Back before I became part of the exciting world of the railway, I spent a few years working in the “Entertainment Retail Industry” – in other words, a record shop. You see, after I’d dropped out of University, I applied for lots of job and got a couple of serious offers – one being a full-time job in a bank, or a part-time job at the Virgin Megastore in Coventry. Now, being the young naive fool I was, I picked the part-time job because I thought it would be the start of my career in “the music industry”. I now wish I had the ability to time travel just so that I could go back and laugh in my own face. Still, I gave it a good shot and worked my way up to Assistant Manager (still being paid peanuts) before self-destructing… or being driven to by long hours and too much responsibility for too little reward. Anyway, I digress. I did have some good and memorable times working for Mr. Branson (actually, it was owned by the WH Smith Group at the time) – not many, but a few. Okay, maybe not a few, but at least one… and here it is.
In 1995, I worked at the Virgin Megastore in Kingston-upon-Thames on the Customer Services desk. Well, not on it, more behind it, actually. Moving “down south” was the only way I could get a full-time position in the company, so I ended up moving down to the nice, but very expensive Kingston-upon-Thames, renting a grubby room in a flat which I shared with a family of silverfish. Anyway, one of our “regulars” was a guy who used to come in who was a bit wild haired and mental. He used to purchase low-priced CDs for a pocket full of change which he said he played at the “discos” he ran for the fellow inmates of his “home”. He often had about three or four quid in coppers and small-value coins, which we’d painstakingly count for him and then tell him how much he had to spend. Needless to say, he wasn’t one of our favourite customers.
Anyway, this person came in on one hot, sticky afternoon and he reeked, as usual. If you’ve ever not washed your pillowcase for a couple of weeks and noticed a bit of a funny smell – well, he smelled like that, only multiplied by French cheese. He strode up to the counter and was, as usual, after some suggestions for his “disco”. I think my suggestion was Boney M (70s disco was his favourite type of music) and he disappeared into the store to find something by that group.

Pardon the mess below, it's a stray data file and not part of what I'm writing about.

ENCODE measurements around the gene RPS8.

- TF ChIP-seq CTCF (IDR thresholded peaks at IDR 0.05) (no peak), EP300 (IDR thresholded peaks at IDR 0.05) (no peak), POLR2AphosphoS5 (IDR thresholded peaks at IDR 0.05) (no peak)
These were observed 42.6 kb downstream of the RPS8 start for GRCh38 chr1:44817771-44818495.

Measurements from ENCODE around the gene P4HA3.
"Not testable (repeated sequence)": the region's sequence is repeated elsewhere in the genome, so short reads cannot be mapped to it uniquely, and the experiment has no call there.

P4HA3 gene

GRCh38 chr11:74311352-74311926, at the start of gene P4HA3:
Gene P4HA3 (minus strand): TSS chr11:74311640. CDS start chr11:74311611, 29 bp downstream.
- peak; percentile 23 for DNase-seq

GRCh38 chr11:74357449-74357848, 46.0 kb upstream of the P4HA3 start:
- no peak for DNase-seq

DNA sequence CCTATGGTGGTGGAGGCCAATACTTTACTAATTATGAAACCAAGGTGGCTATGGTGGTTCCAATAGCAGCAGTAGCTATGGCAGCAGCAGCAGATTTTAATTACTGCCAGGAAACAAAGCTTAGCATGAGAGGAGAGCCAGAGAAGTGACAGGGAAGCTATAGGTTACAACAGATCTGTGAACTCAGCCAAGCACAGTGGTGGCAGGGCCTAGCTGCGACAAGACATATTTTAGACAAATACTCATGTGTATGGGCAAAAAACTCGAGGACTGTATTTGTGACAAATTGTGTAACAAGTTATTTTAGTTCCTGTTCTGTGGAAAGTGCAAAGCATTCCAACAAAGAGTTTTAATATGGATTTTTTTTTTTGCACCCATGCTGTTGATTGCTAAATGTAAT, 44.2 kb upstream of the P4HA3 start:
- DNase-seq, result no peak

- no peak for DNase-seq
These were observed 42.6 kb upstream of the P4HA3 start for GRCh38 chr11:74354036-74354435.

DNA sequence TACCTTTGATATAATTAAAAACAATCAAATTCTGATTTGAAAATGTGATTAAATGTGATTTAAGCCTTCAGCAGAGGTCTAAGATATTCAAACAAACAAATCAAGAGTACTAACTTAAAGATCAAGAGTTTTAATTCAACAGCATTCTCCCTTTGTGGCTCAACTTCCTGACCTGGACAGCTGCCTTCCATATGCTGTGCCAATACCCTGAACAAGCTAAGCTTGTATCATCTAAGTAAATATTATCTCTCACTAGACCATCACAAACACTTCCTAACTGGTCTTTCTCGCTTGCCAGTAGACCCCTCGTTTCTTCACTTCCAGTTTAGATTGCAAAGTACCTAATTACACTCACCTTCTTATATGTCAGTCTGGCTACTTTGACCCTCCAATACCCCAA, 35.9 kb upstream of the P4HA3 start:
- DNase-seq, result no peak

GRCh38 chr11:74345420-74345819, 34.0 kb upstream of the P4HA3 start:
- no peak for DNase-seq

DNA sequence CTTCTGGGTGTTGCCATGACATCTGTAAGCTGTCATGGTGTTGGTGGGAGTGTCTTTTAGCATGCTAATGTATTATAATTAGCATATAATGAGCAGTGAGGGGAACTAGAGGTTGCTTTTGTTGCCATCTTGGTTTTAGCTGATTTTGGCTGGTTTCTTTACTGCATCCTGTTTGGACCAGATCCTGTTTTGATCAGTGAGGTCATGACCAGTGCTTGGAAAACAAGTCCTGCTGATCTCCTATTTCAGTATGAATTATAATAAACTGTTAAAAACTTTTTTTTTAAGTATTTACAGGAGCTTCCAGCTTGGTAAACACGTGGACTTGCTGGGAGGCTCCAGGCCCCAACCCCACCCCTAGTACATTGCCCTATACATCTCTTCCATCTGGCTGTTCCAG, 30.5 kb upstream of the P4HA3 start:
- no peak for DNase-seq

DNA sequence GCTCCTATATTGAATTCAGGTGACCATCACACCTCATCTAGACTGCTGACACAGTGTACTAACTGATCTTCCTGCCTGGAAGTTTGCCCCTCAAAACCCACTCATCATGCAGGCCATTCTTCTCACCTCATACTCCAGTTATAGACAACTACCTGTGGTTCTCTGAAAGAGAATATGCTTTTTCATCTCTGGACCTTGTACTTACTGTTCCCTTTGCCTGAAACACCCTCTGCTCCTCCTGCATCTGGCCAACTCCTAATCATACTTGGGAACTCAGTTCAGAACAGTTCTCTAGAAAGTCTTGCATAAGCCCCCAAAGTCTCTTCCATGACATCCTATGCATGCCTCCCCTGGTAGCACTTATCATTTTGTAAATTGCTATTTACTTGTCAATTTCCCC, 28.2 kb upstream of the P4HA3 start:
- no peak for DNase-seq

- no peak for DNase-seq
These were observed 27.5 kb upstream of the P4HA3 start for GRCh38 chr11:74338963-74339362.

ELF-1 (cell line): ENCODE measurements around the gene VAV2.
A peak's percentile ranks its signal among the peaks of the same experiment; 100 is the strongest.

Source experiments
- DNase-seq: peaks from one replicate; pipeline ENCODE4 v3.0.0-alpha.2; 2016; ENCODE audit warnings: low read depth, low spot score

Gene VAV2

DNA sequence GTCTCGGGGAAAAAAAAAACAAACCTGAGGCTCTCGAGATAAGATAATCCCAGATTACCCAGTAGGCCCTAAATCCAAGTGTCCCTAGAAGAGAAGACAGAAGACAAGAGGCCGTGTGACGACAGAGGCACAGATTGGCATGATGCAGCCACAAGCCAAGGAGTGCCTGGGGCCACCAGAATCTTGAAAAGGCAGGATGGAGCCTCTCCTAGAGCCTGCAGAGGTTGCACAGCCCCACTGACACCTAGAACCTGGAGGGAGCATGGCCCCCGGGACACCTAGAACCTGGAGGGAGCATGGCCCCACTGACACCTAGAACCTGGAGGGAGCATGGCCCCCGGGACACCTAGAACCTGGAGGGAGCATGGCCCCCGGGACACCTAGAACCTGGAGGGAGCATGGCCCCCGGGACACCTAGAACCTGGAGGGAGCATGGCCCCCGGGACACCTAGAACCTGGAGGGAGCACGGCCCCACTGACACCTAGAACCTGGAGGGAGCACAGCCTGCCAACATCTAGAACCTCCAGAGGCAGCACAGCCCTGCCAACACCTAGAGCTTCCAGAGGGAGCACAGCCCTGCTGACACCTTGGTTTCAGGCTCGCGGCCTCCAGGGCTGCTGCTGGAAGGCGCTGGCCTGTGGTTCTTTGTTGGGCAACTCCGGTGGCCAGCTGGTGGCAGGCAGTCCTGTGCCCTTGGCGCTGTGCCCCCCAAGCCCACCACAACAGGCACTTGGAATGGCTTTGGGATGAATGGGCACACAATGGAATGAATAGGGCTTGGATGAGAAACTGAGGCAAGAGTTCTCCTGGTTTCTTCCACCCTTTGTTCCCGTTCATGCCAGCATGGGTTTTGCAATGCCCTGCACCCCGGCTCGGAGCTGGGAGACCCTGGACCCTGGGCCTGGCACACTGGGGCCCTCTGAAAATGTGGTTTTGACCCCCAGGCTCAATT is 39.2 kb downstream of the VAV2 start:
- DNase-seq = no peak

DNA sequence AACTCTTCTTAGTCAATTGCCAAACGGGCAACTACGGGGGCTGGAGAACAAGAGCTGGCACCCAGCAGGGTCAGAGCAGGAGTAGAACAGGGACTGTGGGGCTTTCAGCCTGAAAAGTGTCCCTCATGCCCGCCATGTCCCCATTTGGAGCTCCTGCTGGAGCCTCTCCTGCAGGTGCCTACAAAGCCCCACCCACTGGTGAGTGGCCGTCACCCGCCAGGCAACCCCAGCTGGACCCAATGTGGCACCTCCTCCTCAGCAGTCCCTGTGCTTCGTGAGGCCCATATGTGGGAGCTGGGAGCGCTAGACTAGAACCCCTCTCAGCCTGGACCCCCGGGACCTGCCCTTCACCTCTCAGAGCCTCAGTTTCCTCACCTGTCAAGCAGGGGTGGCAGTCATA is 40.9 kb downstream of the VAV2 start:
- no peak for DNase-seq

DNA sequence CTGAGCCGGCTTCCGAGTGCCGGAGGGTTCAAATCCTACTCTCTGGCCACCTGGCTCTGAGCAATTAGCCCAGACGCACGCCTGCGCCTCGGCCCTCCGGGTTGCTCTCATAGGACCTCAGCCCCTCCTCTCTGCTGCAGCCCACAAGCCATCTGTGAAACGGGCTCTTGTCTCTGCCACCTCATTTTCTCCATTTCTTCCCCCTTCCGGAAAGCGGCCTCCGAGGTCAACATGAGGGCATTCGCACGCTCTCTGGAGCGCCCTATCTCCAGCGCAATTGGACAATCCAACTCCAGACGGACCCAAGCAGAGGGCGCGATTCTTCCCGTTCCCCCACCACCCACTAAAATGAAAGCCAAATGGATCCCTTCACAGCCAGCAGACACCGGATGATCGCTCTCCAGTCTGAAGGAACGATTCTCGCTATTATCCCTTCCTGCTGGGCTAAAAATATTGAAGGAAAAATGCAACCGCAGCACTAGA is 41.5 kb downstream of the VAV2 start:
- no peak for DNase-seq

In the meantime, as I was sorting out my customer orders, I noticed a bearded man in a nice black hat climb the stairs and start browsing my floor (well, not the floor, the products on the floor), accompanied by a couple of rather young, fairly attractive ladies. It took me a couple of seconds to realise who it was, but it soon dawned on me that it was Maurice Gibb of The Bee Gees. Anyway, he and his young companions started gathering lots of CDs, videos and Laserdiscs (anyone remember them? They were like DVDs, only about three hundred times the size and you could store less information on them) and then brought them up, slowly, to the counter. Maurice said hello and I returned the greeting, telling him that I was a fan and so was my Mum (cool, eh?). He was very friendly and I started putting the items through the till. I was at about the halfway point when my fuzzy-haired, stinky, insane, near-dribbling regular came back up to the counter and started to demand my immediate attention.
“Oi”, he said. Yes, “Oi”. Charming. I smiled and gestured towards his Royal Bee Gee-ness. “Yes, I’m with someone at the moment, if you’ll just wait, I’ll be with you in a minute”. “Oi!”, he said, a little more forcefully. I looked at Maurice and he smiled, saying, “I don’t mind if you want to serve him in the meantime”. So, after thanking the man in the nice hat, I went and asked what the whiffy wanker wanted. He put his Boney M CD in front of me and then, as was the norm, emptied his pockets of change, all over the counter and (thankfully) only spilling a few coins on the floor.
After grudgingly counting the change whist periodically smiling and nodding at Maurice to let him know that I hadn’t forgotten him, I had to inform Harry Ramp that the Boney M CD was about £6 and that he only had just over £3. He asked me what I could suggest for that money. I suggested Chicory Tip, he said no. I suggested Abba, he said no. I suggested Earth, Wind and Fire. Again, no. I was out of ideas. All of a sudden, Maurice Gibb leaned over to the mental patient with a bit of a knowing smile and said, “What about The Bee Gees?”
The bloke looked outraged and shouted, spittle flying, “The Bee Gees?!? I don’t want anything by those POOFS!”.
I could have died.
Thankfully, Maurice thought it was hysterical and thanked me afterwards for the entertainment. So, Maurice Gibb. Nice bloke. Nice hat. Good sense of humour. Definitely not a poof.